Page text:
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Ekta Tiwari, Danielle M. Salvadeo, Alan S. Braverman, Nagat A. Frara, Lucas Hobson, Geneva Cruz, Justin M. Brown, Michael Mazzei, Michel A. Pontari, Amanda R. White, Mary F. Barbe, and Michael R. Ruggieri Sr.


Previous patient surveys have shown that patients with spinal cord or cauda equina injuries prioritize recovery of bladder function. The authors sought to determine if nerve transfer after long-term decentralization restores bladder and sphincter function in canines.


Twenty-four female canines were included in this study. Transection of sacral roots and hypogastric nerves (S Dec) was performed in 6 animals, and 7 animals underwent this procedure with additional transection of the L7 dorsal roots (L7d+S Dec). Twelve months later, 3 L7d+S Dec animals underwent obturator-to-pelvic nerve and sciatic-to-pudendal nerve transfers (L7d+S Dec+Reinn). Eleven animals served as controls. Squat-and-void behaviors were tracked before and after decentralization, after reinnervation, and following awake bladder-filling procedures. Bladders were cystoscopically injected with Fluoro-Gold 3 weeks before euthanasia. Immediately before euthanasia, transferred nerves were stimulated to evaluate motor function. Dorsal root ganglia were assessed for retrogradely labeled neurons.


Transection of only sacral roots failed to reduce squat-and-void postures; L7 dorsal root transection was necessary for significant reduction. Three L7d+S Dec animals showing loss of squat-and-void postures post-decentralization were chosen for reinnervation and recovered these postures 4–6 months after reinnervation. Each showed obturator nerve stimulation–induced bladder contractions and sciatic nerve stimulation–induced anal sphincter contractions immediately prior to euthanasia. One showed sciatic nerve stimulation–induced external urethral sphincter contractions and voluntarily voided twice following nonanesthetized bladder filling. Reinnervation was confirmed by increased labeled cells in L2 and the L4–6 dorsal root ganglia (source of obturator nerve in canines) of L7d+S Dec+Reinn animals, compared with controls.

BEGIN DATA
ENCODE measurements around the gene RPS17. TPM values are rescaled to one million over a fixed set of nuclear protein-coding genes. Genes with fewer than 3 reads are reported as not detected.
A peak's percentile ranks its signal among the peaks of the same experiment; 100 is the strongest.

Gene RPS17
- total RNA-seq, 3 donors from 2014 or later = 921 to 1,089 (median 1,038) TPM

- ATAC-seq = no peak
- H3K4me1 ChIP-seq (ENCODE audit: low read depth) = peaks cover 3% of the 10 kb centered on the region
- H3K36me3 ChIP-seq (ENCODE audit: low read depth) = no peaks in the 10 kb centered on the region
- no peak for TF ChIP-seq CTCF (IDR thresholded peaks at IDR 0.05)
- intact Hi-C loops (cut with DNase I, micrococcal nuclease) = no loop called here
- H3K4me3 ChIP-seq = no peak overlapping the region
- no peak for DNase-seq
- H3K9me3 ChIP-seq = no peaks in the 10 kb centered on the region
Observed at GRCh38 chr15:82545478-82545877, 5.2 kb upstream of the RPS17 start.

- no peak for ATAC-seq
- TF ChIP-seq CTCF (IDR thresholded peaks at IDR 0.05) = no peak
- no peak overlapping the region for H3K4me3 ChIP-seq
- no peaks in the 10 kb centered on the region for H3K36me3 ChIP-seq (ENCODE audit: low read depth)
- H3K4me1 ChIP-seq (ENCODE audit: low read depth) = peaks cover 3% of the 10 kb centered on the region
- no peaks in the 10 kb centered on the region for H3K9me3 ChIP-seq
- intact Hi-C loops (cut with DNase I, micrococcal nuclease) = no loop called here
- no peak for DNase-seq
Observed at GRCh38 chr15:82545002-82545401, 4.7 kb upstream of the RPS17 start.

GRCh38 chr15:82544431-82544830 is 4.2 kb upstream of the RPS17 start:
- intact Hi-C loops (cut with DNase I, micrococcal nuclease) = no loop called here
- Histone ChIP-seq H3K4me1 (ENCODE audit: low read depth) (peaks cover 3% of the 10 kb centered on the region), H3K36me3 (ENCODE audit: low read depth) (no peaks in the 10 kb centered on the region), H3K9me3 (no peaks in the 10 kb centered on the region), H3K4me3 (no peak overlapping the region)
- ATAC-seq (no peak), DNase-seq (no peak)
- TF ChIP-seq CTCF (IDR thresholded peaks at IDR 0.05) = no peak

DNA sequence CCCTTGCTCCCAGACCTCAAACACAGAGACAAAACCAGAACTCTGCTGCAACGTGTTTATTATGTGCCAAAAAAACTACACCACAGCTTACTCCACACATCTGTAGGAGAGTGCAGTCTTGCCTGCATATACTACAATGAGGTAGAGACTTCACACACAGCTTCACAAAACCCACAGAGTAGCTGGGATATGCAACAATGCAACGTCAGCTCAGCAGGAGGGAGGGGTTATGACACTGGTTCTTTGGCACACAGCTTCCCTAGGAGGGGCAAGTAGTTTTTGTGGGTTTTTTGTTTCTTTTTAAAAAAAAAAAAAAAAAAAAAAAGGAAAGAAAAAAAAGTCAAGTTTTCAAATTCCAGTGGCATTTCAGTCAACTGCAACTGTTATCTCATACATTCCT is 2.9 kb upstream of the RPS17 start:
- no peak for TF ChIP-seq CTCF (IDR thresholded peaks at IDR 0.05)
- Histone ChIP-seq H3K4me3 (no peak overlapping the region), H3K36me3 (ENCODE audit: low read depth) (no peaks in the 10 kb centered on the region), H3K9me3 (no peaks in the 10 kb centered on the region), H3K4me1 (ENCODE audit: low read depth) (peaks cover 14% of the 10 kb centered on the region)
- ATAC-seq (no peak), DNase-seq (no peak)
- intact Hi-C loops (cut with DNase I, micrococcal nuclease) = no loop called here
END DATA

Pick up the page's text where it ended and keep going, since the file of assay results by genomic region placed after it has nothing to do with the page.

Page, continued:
New neuronal pathways created by nerve transfer can restore bladder sensation and motor function in lower motor neuron–lesioned canines even 12 months after decentralization.

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Mary F. Barbe, Justin M. Brown, Michel A. Pontari, Gregory E. Dean, Alan S. Braverman, and Michael R. Ruggieri Sr.


Nerve transfers are an effective means of restoring control to paralyzed somatic muscle groups and, recently, even denervated detrusor muscle. The authors performed a cadaveric pilot project to examine the feasibility of restoring control to the urethral and anal sphincters using a femoral motor nerve branch to reinnervate the pudendal nerve through a perineal approach.


Eleven cadavers were dissected bilaterally to expose the pudendal and femoral nerve branches. Pertinent landmarks and distances that could be used to locate these nerves were assessed and measured, as were nerve cross-sectional areas.


A long motor branch of the femoral nerve was followed into the distal vastus medialis muscle for a distance of 17.4 ± 0.8 cm, split off from the main femoral nerve trunk, and transferred medially and superiorly to the pudendal nerve in the Alcock canal, a distance of 13.7 ± 0.71 cm. This was performed via a perineal approach. The cross-sectional area of the pudendal nerve was 5.64 ± 0.49 mm2, and the femoral nerve motor branch at the suggested transection site was 4.40 ± 0.41 mm2.


The use of a femoral nerve motor branch to the vastus medialis muscle for heterotopic nerve transfer to the pudendal nerve is surgically feasible, based on anatomical location and cross-sectional areas.